NML:Block syntax

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Block Syntax

Syntax

In the description of the individual block types you'll often see a word enclosed by the less-than and greater-than symbols. These words should not be written literally, instead they reference to another block/item you should put there. The following words will be used:

<literal-string>
A string enclosed by quotes, for example "this is a literal string"
<string>
A string defined in the language file, for example string(STR_GRF_NAME)
<expression>
An expression, this can be a computation or single value constructed using <number>, <float>, <parameter>, <variable>, <function-call>
<ID>
The name of an item or block. IDs should start with a letter or underscore. The rest of the ID may consist of letters, underscores and numbers.

If something is enclosed by square brackets [] it's optional.

Available block types

GRF

Item

Realsprites

Recolour sprites

Template

Spriteset

Spritegroup

Spritelayout

Tilelayout

Switch

Produce

Random switch

Cargotable

Railtypetable

If/else

While

Error

Disable items

Deactivate other NewGRFs

Testing for other NewGRFs

Overriding vehicles in other NewGRFs

Sprite replacement

Alternative (32bpp) sprites

Town names

Snow line

Parameter assignment

Setting base costs

Sorting vehicles in the purchase list

An example block

NML files are mainly composed from blocks. A block starts with the type of the block, optional arguments and then the contents enclosed by curly braces. Nearly all NML files will start with a grf-block. The grf-block takes no parameters and is one of the simplest blocks there is. Following is an example grf-block.

 grf {
 	grfid : "AB\02\03";
 	name : string(STR_GRF_NAME);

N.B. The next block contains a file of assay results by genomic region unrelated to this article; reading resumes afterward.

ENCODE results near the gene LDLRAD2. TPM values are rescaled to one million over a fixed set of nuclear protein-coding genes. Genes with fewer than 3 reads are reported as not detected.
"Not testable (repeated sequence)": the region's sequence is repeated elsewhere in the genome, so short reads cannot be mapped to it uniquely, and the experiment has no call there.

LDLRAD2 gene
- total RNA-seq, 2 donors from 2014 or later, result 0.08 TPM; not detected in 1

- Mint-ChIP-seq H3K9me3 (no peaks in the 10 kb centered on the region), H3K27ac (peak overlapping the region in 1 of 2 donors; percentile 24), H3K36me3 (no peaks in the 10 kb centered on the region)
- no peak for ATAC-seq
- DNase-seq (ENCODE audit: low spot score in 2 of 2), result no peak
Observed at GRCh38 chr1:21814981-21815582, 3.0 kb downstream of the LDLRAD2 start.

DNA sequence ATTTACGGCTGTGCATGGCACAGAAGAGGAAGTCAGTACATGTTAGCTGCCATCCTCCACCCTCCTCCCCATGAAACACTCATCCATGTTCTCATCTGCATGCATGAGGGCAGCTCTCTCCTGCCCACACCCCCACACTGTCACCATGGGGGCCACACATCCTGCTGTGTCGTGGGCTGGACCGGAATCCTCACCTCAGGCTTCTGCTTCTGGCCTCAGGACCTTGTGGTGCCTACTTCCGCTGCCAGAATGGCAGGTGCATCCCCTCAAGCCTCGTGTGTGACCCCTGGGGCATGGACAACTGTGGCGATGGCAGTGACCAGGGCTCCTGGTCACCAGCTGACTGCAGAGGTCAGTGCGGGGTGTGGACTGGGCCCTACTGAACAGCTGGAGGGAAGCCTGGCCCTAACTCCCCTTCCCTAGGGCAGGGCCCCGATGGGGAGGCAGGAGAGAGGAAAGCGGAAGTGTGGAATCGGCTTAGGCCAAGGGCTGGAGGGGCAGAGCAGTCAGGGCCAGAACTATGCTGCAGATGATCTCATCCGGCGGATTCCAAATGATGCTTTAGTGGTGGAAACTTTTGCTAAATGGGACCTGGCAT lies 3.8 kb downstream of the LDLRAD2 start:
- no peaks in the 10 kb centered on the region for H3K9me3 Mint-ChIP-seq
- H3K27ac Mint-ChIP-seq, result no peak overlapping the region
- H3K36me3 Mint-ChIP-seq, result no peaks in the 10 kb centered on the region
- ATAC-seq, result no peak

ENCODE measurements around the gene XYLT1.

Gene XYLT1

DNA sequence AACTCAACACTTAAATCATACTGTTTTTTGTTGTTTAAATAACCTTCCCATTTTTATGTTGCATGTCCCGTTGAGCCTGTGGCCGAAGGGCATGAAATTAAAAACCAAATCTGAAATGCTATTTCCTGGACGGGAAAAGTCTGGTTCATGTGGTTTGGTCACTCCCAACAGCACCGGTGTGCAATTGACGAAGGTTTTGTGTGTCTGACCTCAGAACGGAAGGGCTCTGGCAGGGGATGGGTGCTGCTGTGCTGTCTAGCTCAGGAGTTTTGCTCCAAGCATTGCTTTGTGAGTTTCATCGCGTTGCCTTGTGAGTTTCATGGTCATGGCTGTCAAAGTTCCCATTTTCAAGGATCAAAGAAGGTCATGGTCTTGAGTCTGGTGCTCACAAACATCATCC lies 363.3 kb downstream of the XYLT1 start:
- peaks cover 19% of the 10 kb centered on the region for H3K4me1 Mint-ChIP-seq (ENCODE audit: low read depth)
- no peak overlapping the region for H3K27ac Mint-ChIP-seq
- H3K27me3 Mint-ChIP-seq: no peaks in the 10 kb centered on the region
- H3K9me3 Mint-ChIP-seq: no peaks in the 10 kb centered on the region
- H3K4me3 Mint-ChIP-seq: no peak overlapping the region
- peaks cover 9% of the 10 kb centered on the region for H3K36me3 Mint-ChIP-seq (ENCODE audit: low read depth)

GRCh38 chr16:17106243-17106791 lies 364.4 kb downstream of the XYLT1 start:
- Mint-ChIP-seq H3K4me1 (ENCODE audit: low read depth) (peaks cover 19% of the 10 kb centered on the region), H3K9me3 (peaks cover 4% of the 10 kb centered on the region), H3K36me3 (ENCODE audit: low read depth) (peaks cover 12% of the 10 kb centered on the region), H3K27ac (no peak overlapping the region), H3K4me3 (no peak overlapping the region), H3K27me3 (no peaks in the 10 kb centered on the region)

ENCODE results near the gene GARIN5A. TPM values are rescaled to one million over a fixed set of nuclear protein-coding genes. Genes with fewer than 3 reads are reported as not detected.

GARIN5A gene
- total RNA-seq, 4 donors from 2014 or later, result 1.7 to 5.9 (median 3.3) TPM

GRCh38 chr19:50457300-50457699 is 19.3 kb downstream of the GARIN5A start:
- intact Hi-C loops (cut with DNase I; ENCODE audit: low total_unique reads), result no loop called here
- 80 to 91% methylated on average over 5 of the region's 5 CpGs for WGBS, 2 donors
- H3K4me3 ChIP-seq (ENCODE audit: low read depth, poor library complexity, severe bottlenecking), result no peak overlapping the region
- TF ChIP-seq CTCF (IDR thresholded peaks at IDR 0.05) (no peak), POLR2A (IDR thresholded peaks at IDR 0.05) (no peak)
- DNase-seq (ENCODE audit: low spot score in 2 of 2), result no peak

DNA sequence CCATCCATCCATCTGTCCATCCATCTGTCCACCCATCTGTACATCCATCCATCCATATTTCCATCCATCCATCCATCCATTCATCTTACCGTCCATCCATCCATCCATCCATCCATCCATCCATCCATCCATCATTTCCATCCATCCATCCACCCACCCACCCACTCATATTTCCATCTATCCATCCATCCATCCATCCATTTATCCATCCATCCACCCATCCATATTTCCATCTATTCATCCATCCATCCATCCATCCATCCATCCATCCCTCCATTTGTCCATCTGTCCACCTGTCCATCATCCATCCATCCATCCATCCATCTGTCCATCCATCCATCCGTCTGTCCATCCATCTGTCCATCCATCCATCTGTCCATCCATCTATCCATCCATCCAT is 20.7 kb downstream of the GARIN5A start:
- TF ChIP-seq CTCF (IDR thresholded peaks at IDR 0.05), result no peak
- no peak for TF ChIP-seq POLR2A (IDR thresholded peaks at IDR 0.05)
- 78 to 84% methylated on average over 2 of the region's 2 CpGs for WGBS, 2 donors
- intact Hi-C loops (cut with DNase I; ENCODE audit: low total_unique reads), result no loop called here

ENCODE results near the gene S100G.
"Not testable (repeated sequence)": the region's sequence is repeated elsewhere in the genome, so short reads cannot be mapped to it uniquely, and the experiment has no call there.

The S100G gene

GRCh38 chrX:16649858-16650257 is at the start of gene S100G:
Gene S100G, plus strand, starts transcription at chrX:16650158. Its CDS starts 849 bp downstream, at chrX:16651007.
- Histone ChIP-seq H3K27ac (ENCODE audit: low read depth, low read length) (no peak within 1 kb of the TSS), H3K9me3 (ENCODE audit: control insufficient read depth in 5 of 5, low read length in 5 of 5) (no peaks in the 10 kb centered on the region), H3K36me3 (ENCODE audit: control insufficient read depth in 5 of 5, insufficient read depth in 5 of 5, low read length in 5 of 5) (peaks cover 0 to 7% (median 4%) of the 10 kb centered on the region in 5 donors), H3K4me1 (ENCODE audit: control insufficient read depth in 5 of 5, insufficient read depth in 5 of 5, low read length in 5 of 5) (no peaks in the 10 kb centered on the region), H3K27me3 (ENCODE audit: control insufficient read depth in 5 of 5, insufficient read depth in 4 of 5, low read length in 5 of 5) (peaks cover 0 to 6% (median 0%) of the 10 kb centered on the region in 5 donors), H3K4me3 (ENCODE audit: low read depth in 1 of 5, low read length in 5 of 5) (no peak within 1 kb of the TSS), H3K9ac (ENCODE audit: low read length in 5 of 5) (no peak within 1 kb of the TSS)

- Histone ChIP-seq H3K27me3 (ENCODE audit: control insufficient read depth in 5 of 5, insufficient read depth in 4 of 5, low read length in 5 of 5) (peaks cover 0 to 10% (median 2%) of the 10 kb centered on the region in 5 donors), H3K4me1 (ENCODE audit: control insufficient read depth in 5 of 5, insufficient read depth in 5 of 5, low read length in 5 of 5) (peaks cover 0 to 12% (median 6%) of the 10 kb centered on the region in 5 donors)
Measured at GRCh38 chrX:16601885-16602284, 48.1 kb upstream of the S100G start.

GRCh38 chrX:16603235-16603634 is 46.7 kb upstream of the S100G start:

desc : string(STR_GRF_DESCRIPTION);
 	version: 10;
 	min_compatible_version: 5;
 }

Let's look at this code line for line.

 grf {

This block is a grf-block. A grf-block has no parameters. The '{' is the start of the block content.

 	grfid : "AB\02\03";

This line sets the grfid of the resulting grf. The value is the letters AB followed by a byte with value 2 and then another one with value 3. The semicolon marks the end of the statement.

 	name : string(STR_GRF_NAME);

The name of the grf. In NML nearly all strings are put in language files. The format of the language files is described in another section. For now just assume a string with the name STR_GRF_NAME exists. To reference a string from the language file you use string(<stringname>) where <stringname> should be replaced by the actual name of the string.

 	desc : string(STR_GRF_DESCRIPTION);

This looks a lot like the previous line, only it sets the description instead of the name.

 	version : 10;

For a new grf you should set the version to 1. Every time you release a new version you should increase the version field by at least 1.

 	min_compatible_version : 5;

For a new NewGRF you should set the min_compatible_version to 1. Every time you change something in your newgrf which makes it incompatible to previous versions, you should set min_compatible_version to the current version. Changes which make a NewGRF incompatible to previous versions are most functional changes to existing behaviour, among others: changing vehicleIDs as well as some of their properties, changing industry layouts, railtype compatibility, changing (de-)activation conditions... Adding new, additional things and expanding existing behaviour (without changing the current one) is mostly considered safe).

 }

This marks the end of the last-opened block, in this case the grf-block.